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Mind Matters: Navigating the Maze of Brain Injury Symptoms

Issue 32

What Does a Brain Injury Look Like?

by Sarah Gaffney

Brain injury symptoms can look very similar to symptoms for other conditions, such as substance use disorder and mental health disorders; and brain injuries can happen in many ways — you can have a brain injury without ever hitting your head! Because of this overlap in symptoms, it is important to share any events that may have impacted your brain with your healthcare providers for further screening.

Brain injuries happen a lot in car accidents, falls, and assaults — even concussions can have long-term effects on the brain. There are also non-traumatic causes such as diseases (including Covid-19), strokes, and tumors.

Brain injuries can also happen when the brain doesn’t get enough oxygen, including overdoses, poisonings, near drownings, and other medical emergencies such as when a person’s heart stops or they stop breathing. Sometimes people experience symptoms right away, and other times it can take weeks or months for symptoms to show up.

Some symptoms of brain injury include:

Problems with Memory: Many brain injury survivors struggle with their memory — possibly both short- and long-term. You might easily forget someone you’ve met, something you’ve read or been told, or important things you need to do, such as when to go to work, take medications, or be somewhere for an appointment.

Delayed Processing: After a brain injury, it can take longer to process what someone is saying, and it can often be hard to follow conversations and multi-step instructions.

Attention Problems: It can be hard to concentrate and complete tasks. You might also notice that it’s hard to focus in loud places, and you might find that you are easily distracted.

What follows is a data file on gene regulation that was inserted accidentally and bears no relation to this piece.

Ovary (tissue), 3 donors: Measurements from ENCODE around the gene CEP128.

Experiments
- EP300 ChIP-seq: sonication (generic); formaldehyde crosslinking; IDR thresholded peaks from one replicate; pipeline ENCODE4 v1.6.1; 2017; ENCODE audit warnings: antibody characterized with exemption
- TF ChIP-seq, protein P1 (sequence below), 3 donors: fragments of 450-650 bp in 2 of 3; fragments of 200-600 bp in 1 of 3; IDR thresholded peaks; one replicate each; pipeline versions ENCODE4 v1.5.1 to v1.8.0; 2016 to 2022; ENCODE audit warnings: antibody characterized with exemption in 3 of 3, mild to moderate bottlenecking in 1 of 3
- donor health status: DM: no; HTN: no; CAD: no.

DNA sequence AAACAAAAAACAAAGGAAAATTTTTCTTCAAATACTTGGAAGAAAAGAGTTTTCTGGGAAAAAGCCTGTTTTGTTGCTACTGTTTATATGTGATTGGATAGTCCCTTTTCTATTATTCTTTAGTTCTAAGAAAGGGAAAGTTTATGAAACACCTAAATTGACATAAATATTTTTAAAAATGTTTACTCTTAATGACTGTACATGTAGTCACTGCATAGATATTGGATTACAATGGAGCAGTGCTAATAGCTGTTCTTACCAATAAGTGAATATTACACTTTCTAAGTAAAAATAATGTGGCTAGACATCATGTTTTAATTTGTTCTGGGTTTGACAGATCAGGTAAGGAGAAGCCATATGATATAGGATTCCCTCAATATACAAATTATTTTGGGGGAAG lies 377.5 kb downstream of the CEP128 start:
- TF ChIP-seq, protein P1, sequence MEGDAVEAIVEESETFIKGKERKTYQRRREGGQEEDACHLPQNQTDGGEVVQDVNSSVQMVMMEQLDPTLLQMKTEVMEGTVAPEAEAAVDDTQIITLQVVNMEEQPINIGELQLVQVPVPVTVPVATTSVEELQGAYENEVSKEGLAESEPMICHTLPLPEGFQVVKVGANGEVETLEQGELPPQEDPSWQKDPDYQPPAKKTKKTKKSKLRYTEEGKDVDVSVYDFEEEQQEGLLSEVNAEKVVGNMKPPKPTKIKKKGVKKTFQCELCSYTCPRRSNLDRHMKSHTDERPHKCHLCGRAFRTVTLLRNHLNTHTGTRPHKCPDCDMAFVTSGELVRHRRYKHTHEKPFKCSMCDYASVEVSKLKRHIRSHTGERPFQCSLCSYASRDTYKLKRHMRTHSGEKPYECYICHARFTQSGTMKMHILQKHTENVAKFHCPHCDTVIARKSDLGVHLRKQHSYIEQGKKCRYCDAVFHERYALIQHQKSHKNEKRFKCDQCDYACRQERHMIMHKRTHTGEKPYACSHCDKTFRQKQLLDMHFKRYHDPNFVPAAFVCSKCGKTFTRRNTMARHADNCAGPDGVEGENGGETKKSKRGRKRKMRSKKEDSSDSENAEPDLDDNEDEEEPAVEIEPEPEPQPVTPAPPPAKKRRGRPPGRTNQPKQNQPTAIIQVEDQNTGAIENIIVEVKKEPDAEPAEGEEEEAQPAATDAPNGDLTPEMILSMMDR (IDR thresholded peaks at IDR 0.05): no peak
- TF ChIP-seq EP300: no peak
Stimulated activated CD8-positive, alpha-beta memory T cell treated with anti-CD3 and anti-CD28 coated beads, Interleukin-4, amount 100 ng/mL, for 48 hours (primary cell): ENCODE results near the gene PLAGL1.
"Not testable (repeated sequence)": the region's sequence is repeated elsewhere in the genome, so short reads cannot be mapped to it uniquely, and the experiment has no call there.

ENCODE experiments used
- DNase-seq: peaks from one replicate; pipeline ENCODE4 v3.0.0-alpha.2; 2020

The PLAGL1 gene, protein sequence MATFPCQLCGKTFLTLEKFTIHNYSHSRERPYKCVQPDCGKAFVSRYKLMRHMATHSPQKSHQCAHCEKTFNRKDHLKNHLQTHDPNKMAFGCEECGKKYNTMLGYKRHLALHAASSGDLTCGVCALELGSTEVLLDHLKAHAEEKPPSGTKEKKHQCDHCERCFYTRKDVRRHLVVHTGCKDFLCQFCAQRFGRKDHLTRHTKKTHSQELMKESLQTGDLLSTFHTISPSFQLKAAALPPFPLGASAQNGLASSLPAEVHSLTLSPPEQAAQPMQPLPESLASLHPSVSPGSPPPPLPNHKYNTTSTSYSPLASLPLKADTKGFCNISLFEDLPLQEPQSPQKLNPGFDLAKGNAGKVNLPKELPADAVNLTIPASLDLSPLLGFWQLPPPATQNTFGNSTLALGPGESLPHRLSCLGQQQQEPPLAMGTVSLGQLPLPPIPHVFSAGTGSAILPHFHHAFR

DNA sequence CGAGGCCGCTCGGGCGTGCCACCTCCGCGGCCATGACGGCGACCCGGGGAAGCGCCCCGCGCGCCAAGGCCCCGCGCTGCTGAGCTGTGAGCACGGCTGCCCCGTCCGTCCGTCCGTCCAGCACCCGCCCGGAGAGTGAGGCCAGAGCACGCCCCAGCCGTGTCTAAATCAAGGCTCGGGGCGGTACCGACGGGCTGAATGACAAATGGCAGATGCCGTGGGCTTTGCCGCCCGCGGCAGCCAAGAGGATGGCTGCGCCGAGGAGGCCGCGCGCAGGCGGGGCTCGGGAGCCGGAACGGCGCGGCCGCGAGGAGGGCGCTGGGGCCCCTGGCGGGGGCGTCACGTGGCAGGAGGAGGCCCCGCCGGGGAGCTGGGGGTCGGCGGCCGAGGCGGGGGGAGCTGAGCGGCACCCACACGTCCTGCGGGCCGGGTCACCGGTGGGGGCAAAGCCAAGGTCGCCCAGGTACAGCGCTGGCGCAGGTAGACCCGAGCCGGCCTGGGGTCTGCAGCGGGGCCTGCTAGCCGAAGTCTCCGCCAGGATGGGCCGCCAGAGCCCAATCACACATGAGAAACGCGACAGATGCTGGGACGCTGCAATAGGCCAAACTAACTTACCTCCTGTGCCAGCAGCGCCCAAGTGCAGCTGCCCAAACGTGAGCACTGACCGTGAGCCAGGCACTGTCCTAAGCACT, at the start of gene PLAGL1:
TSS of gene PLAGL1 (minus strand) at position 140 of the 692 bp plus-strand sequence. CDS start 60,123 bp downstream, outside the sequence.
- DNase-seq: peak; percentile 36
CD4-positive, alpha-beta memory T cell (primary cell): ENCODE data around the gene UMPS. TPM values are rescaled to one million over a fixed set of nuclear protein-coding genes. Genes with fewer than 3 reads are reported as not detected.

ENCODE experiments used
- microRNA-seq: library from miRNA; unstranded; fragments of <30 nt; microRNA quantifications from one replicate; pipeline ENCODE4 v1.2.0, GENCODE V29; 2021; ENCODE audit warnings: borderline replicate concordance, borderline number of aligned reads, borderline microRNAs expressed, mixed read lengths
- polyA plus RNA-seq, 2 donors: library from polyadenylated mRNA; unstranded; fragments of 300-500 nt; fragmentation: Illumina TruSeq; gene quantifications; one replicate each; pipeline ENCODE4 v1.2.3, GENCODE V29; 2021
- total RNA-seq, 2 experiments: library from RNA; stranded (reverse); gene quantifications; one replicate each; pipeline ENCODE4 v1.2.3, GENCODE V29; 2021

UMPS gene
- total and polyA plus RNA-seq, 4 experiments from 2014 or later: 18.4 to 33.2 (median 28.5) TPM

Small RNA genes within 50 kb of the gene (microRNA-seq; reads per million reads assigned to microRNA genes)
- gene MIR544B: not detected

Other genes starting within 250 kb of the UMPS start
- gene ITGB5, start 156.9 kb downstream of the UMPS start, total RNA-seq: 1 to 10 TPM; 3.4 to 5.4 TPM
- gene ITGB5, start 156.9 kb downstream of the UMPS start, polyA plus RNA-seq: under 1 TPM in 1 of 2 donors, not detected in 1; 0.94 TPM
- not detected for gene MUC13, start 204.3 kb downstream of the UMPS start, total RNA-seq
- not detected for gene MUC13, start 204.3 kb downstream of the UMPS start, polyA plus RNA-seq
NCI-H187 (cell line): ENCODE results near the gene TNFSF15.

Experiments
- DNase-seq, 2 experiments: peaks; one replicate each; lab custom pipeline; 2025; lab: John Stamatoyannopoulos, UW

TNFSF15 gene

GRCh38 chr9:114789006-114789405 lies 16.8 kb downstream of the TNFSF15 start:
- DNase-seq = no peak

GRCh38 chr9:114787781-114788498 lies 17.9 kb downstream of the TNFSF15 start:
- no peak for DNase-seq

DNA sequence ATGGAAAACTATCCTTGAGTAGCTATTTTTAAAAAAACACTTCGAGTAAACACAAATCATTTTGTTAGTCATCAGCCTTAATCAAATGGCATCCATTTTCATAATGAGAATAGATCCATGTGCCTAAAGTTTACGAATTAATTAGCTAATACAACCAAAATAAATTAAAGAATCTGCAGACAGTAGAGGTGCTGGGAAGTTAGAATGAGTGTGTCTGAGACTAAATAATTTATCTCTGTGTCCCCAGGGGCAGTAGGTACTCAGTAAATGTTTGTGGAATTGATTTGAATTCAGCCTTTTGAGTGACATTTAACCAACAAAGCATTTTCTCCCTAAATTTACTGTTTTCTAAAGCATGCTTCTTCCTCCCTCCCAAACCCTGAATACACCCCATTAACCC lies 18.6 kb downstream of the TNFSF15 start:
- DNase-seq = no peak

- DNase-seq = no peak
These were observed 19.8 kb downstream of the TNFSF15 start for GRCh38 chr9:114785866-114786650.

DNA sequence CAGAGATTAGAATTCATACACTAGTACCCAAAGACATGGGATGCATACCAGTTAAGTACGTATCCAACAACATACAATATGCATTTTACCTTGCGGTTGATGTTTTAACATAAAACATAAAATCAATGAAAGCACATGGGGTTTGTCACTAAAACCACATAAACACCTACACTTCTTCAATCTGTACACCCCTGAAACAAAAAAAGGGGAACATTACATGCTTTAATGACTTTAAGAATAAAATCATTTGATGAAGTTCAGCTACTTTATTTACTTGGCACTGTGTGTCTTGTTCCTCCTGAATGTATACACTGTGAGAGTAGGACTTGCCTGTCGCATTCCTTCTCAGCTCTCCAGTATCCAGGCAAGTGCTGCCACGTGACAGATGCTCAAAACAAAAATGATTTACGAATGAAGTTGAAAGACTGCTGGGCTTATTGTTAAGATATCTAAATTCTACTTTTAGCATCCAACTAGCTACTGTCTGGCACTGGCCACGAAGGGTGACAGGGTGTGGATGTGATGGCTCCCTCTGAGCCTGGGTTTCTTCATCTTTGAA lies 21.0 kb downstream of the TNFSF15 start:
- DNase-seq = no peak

Impulsive Behavior: Many people struggle with inhibition and impulsivity after a brain injury. This could look like interrupting conversations, not following directions, or saying and doing things without thinking — even when you know you shouldn’t.

Physical Challenges: Pain, fatigue, light sensitivity, hearing and vision changes, and difficulty with moving and coordination can all happen after a brain injury.

Language Problems: We communicate in many different ways, and after a brain injury, there are often challenges with speaking, understanding, reading, and writing.

Organization: Sometimes it is very hard to stay organized after a brain injury. You might have trouble finishing or starting a task, sticking to a schedule, and doing important things on time, such as paying bills.

Mental Inflexibility: This might look like having trouble with decision-making, changing a decision after receiving new information, or being open to learning new ways to do things. Sometimes this involves decreased self-awareness, for example, being told by several others you have behaviors that you don’t think exist, and difficulties with personal insight. Mental inflexibility is a common symptom of brain injury that can be a challenge to success in recovery.

Emotional Shifts (Ups and Downs): This can include feeling anxious, irritable, depressed, and being prone to overreactions.

Issues with Sleep: Problems with sleep are very common after a brain injury. You might sleep a lot, take more naps than usual, or have trouble falling asleep.

Brain injury can impact every part of who we are. There are many other brain injury symptoms, and if you think you may have experienced a brain injury, it’s important to seek medical attention as soon as you can.

Brain Injury Association of America — Maine’s resource facilitation team is here to help with navigating life after brain injury. BIAA-ME offers information and resource services, as well as long-term one-on-one support through NeuroResource Facilitation, and these services are FREE.

Call BIAA-ME’s Brain Injury Information Center at 1-800-444-6443 for help navigating brain injury resources, and stay tuned for our next article discussing accommodations that can be made if you are experiencing some of these symptoms.

The Brain Injury Association of America – Maine Chapter (BIAA-ME) works to increase awareness of brain injury, provide information, resources, and support for individuals who have sustained brain injuries and their families, and advocate for prevention and improved funding and services across the state of Maine. They are available to offer education, outreach, information and resources, resource facilitation, and more. Please feel free to contact the Maine Brain Injury Information Helpline at 1-800-444-6443.

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